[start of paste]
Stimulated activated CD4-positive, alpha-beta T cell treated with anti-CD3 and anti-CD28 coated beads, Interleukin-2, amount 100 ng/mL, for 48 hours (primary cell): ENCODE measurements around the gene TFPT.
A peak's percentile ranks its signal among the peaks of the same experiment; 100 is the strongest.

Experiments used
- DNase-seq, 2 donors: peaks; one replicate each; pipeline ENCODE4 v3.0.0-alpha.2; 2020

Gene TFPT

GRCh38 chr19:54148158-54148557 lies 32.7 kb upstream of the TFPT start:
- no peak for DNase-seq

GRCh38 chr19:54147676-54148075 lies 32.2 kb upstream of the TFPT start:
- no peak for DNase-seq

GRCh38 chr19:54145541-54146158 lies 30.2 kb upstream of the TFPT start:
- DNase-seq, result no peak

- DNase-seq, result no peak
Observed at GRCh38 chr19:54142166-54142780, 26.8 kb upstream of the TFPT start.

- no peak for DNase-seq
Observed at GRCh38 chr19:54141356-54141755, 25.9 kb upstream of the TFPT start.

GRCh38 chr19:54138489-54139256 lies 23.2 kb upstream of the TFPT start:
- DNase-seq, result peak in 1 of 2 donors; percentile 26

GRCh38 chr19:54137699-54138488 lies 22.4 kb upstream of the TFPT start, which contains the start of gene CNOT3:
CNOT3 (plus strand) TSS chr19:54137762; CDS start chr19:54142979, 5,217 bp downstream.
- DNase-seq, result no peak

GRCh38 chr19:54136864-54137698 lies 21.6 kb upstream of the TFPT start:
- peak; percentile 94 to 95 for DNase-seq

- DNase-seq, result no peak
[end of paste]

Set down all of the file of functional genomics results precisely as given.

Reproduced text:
Stimulated activated CD4-positive, alpha-beta T cell treated with anti-CD3 and anti-CD28 coated beads, Interleukin-2, amount 100 ng/mL, for 48 hours (primary cell): ENCODE measurements around the gene TFPT.
A peak's percentile ranks its signal among the peaks of the same experiment; 100 is the strongest.

Experiments used
- DNase-seq, 2 donors: peaks; one replicate each; pipeline ENCODE4 v3.0.0-alpha.2; 2020

Gene TFPT

GRCh38 chr19:54148158-54148557 lies 32.7 kb upstream of the TFPT start:
- no peak for DNase-seq

GRCh38 chr19:54147676-54148075 lies 32.2 kb upstream of the TFPT start:
- no peak for DNase-seq

GRCh38 chr19:54145541-54146158 lies 30.2 kb upstream of the TFPT start:
- DNase-seq, result no peak

- DNase-seq, result no peak
Observed at GRCh38 chr19:54142166-54142780, 26.8 kb upstream of the TFPT start.

- no peak for DNase-seq
Observed at GRCh38 chr19:54141356-54141755, 25.9 kb upstream of the TFPT start.

GRCh38 chr19:54138489-54139256 lies 23.2 kb upstream of the TFPT start:
- DNase-seq, result peak in 1 of 2 donors; percentile 26

GRCh38 chr19:54137699-54138488 lies 22.4 kb upstream of the TFPT start, which contains the start of gene CNOT3:
CNOT3 (plus strand) TSS chr19:54137762; CDS start chr19:54142979, 5,217 bp downstream.
- DNase-seq, result no peak

GRCh38 chr19:54136864-54137698 lies 21.6 kb upstream of the TFPT start:
- peak; percentile 94 to 95 for DNase-seq

- DNase-seq, result no peak